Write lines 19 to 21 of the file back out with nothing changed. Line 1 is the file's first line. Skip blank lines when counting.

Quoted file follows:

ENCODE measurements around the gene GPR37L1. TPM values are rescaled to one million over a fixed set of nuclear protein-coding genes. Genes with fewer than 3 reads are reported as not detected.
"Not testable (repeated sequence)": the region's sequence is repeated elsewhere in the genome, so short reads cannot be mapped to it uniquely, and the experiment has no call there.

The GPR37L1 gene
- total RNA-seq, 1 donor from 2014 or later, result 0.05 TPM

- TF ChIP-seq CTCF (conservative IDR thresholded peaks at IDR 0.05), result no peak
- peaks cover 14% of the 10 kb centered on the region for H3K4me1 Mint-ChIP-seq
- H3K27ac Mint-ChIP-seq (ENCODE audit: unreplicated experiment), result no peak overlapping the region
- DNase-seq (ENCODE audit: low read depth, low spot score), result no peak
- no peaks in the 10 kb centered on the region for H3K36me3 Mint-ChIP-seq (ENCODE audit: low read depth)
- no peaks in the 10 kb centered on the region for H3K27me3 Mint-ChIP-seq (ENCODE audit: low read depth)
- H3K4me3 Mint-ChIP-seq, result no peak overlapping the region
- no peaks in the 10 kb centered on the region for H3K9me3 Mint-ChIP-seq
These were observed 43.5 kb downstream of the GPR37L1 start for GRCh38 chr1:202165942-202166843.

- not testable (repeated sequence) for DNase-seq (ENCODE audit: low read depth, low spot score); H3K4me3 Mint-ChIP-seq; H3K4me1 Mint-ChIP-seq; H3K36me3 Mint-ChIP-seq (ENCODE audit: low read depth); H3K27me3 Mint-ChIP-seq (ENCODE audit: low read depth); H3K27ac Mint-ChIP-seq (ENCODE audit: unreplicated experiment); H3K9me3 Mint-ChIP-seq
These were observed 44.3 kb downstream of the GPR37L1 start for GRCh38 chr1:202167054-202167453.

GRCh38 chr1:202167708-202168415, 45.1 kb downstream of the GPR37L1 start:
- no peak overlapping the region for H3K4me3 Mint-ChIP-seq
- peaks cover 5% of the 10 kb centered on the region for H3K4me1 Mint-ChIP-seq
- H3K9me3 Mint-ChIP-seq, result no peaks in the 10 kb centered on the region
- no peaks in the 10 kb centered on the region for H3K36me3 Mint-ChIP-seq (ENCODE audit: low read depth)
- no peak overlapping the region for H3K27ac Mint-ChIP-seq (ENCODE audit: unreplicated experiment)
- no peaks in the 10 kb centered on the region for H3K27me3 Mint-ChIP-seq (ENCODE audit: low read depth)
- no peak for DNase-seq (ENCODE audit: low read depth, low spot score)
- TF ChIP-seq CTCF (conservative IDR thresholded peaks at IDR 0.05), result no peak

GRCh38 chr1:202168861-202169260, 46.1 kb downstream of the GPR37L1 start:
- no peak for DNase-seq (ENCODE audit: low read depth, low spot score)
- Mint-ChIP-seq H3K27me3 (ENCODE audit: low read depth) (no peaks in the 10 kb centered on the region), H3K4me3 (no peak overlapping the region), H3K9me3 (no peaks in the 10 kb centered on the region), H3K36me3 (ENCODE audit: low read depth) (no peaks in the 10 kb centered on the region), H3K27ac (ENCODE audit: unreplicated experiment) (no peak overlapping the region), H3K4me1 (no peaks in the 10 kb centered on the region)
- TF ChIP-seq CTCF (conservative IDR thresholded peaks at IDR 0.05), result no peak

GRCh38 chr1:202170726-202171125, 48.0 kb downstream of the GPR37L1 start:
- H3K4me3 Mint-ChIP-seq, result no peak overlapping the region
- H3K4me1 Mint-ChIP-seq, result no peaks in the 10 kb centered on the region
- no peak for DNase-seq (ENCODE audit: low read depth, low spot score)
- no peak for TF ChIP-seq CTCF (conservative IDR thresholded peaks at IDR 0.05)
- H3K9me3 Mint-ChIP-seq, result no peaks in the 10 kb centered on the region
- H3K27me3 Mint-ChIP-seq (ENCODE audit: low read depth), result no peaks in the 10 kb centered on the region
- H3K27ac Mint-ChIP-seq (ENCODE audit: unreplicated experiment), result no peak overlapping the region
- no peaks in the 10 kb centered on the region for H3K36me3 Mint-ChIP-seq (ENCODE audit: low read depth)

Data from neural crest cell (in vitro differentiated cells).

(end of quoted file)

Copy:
- H3K9me3 Mint-ChIP-seq, result no peaks in the 10 kb centered on the region
- no peaks in the 10 kb centered on the region for H3K36me3 Mint-ChIP-seq (ENCODE audit: low read depth)
- no peak overlapping the region for H3K27ac Mint-ChIP-seq (ENCODE audit: unreplicated experiment)